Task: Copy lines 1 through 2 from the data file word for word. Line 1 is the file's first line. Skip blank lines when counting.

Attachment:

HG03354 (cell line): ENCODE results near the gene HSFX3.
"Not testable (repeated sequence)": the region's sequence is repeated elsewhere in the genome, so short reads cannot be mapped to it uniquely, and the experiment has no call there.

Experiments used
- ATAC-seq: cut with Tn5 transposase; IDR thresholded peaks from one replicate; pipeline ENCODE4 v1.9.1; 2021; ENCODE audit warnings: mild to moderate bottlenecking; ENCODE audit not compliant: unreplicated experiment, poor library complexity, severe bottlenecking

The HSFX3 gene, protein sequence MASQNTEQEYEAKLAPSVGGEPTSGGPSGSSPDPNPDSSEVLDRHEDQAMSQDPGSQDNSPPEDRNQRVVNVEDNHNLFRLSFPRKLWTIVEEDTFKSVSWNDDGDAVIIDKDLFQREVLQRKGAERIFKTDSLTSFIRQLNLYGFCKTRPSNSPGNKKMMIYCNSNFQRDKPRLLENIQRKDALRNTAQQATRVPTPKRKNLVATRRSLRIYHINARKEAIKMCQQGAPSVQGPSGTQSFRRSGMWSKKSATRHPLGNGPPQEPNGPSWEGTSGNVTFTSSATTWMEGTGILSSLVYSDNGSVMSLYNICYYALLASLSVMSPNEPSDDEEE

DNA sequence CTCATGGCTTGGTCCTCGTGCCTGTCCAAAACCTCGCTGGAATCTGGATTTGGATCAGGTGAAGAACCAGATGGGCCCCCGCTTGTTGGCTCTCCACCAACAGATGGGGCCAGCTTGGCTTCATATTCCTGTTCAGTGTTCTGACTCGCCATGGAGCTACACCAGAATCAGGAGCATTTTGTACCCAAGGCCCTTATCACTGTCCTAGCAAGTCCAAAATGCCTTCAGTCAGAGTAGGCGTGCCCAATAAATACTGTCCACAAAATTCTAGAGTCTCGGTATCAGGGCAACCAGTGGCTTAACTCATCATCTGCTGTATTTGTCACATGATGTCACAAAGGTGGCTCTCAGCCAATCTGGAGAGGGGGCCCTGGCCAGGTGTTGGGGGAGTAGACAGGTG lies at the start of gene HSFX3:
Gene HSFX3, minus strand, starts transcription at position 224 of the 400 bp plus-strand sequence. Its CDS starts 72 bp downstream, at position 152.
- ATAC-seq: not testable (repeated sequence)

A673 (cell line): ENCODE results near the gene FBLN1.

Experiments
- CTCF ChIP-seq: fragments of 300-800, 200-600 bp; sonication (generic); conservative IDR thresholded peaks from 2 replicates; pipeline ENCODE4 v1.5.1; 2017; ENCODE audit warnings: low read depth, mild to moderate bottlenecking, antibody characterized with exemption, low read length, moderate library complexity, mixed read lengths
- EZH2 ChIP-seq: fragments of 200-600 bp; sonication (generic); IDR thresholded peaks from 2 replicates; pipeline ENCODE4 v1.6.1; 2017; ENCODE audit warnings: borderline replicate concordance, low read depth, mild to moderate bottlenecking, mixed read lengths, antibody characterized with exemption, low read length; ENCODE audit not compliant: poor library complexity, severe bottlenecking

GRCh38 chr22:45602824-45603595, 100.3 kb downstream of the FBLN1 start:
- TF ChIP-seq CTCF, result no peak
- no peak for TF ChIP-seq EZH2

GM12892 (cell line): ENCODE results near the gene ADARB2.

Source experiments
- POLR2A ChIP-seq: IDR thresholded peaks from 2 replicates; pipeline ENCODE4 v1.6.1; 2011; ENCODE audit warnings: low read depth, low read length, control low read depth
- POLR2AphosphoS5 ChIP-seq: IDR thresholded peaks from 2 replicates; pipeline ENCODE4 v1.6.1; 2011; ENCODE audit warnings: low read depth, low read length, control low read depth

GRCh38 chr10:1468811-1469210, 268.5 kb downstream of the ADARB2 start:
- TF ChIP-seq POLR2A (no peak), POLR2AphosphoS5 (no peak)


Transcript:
HG03354 (cell line): ENCODE results near the gene HSFX3.
"Not testable (repeated sequence)": the region's sequence is repeated elsewhere in the genome, so short reads cannot be mapped to it uniquely, and the experiment has no call there.